The court held that this language was plain and unambiguous and clearly limited coverage. Id. at 530, 157 S.E.2d at 770. The court distinguished Travelers on the ground that the policy in the latter case contained a provision that when several automobiles were covered by the policy, the terms of the policy should apply separately to each. Id. The Hansen court then refused to allow the insured to stack medical coverage.
In Ramsden, 123 Ga.App. 163, 179 S.E.2d 671, there were two policies involved, one issued to the plaintiff and one issued to plaintiff's father, who had died in the collision, which prompted the lawsuit. The automobile involved in the accident was the plaintiff's. Plaintiff's father's policy provided medical coverage for injuries caused by accident "through being struck by an automobile." Id. at 164, 179 S.E.2d at 673. The insurer argued that this provision applied only when the party injured was a pedestrian, but the court disagreed, and allowed plaintiff to recover medical expenses under both her own and her father's insurance policies.
Johnson, 126 Ga.App. 45, 190 S.E.2d 113, is the most recent Georgia case to address the stacking issue. In Johnson, the insured had two State Farm policies covering two different cars. On the day before the accident, the insured bought a new car; the accident occurred while insured was driving the new car. After the accident, the insured notified State Farm that he wanted the new car to be covered under the "newly-acquired" automobile provision of one of the previously-issued policies. State Farm thereafter issued a third policy which retroactively covered the new car, thus providing coverage on the day of the accident. The court then allowed stacking as to the two policies issued prior to the purchase of the new car.
Appellee contends that Johnson is distinguishable on the ground that Johnson involved a newly-acquired automobile. This is a distinction without a difference. We note that the court in Johnson denied stacking only as to the policy which had been issued for the newly-acquired automobile. The fact remains that Johnson holds that stacking is permitted under the same language as is contained in the older form of the State Farm policy, which covered the Thunderbird in the instant case. Moreover, we believe that the language in the two policies at issue here are substantially similar, and therefore Johnson governs as to both policies.
It should be apparent from our review of the four Georgia cases which have addressed the stacking issue that resolution of the problem is far from obvious. Nevertheless, because we believe that the language in the policies in Johnson is virtually indistinguishable from that in the policies at issue here, coupled with the fact that Johnson is the most recent Georgia case to speak on the subject, we must conclude that a Georgia court, if presented with the instant facts, would permit stacking.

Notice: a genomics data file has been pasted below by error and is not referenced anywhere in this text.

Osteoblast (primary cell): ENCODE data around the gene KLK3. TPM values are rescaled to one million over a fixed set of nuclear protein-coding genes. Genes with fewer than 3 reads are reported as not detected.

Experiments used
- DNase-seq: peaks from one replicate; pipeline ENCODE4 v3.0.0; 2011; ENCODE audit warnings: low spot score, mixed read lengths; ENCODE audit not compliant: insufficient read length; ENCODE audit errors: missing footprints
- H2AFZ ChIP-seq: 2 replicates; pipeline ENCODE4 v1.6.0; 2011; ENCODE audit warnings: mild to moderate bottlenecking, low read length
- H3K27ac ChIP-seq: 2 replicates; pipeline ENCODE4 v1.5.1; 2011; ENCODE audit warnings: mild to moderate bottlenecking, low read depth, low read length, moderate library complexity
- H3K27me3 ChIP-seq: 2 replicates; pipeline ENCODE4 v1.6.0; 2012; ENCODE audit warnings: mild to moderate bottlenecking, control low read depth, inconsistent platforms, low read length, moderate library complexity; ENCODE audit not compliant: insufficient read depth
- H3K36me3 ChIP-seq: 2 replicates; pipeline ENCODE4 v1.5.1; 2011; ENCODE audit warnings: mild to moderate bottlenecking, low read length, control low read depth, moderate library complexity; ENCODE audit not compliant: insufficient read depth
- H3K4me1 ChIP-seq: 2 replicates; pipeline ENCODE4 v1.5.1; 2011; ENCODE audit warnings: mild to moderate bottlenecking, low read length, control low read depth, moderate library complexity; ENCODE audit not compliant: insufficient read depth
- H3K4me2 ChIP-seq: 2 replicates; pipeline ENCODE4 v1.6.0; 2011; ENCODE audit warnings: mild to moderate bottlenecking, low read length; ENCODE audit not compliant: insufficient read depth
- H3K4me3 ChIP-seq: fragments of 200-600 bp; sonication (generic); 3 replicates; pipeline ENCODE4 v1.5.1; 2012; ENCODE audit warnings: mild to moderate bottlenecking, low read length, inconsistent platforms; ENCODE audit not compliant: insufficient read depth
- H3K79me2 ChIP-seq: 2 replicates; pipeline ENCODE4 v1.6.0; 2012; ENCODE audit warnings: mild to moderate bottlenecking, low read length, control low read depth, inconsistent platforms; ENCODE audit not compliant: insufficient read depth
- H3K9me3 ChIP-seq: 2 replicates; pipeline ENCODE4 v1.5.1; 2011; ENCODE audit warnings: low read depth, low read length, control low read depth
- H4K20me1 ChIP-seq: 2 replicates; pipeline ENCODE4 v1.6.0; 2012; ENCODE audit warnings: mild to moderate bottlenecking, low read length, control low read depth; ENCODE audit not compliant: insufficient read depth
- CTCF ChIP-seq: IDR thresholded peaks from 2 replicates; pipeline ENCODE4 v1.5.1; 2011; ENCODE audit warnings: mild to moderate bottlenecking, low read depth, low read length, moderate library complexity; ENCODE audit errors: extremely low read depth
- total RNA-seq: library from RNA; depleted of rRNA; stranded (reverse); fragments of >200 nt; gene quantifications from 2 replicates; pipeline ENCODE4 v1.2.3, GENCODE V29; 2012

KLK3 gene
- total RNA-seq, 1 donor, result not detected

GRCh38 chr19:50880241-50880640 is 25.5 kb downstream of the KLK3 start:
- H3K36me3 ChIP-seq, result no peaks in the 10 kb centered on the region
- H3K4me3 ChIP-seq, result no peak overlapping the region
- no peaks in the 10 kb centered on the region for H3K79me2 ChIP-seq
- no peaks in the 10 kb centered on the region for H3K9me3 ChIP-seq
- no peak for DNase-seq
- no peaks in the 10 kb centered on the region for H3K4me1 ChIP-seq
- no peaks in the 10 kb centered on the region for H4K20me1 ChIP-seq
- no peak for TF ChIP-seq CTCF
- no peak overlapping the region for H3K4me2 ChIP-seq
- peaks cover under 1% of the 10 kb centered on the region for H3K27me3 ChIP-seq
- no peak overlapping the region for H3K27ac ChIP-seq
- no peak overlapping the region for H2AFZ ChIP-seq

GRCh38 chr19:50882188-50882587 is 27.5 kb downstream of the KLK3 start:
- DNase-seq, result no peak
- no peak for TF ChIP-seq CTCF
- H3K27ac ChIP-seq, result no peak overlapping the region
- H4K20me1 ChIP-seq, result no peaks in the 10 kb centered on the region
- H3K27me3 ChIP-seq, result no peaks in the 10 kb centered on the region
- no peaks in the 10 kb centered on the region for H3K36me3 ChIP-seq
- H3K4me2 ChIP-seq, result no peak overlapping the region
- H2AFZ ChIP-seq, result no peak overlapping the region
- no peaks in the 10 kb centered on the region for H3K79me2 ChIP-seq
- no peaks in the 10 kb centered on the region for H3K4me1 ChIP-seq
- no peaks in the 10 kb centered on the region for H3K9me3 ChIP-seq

Appellant contends that the district court abused its discretion, when it did not apply offensive collateral estoppel to the instant facts. Appellant claims that the exact issue litigated here was presented and decided in the Johnson case. Hence, the district court should have invoked the doctrine of collateral estoppel and precluded the defendant from relitigating the issue of stacking. Appellee contends that appellant has failed to satisfy two of the prerequisites to the application of collateral estoppel and that it would be unfair to invoke the doctrine in this case.
"The offensive use of collateral estoppel raises particular judicial concerns; it is governed by slightly different principles than the historic defensive use of the issue preclusion claim." Cotton States Mutual Insurance Co. v. Anderson, 749 F.2d 663, 666 (11th Cir. 1984). The Supreme Court has cautioned that fairness to both parties is of primary consideration. Parklane Hosiery Co. v. Shore, 439 U.S. 322, 99 S. Ct. 645, 58 L. Ed. 2d 552 (1979). Special difficulties arise when precluding a party who did not have the initiative in the prior action, Johnson v. United States, 576 F.2d 606, 614 (5th Cir. 1978), cert. denied, 451 U.S. 1018, 101 S. Ct. 3007, 69 L. Ed. 2d 389 (1981). Finally, the trial court has broad discretion when determining whether offensive collateral estoppel is appropriate. Parklane Hosiery, 439 U.S. at 331, 99 S. Ct. at 651; accord, Cotton States, 749 F.2d at 666.
The district court did not address the issue of collateral estoppel in its order granting summary judgment to appellee. We assume that the court, once it had concluded that Johnson was distinguishable, decided that the resolution of the collateral estoppel issue was unnecessary. This is difficult to understand but the record is not absolutely clear.
Having found that the Georgia law dictates a ruling in appellant's favor, we pretermit resolution of this issue. Appellant's request for a remand in this regard is now moot.
Accordingly, the judgment of the district court is REVERSED and the matter REMANDED for entry of a judgment in accord with this opinion.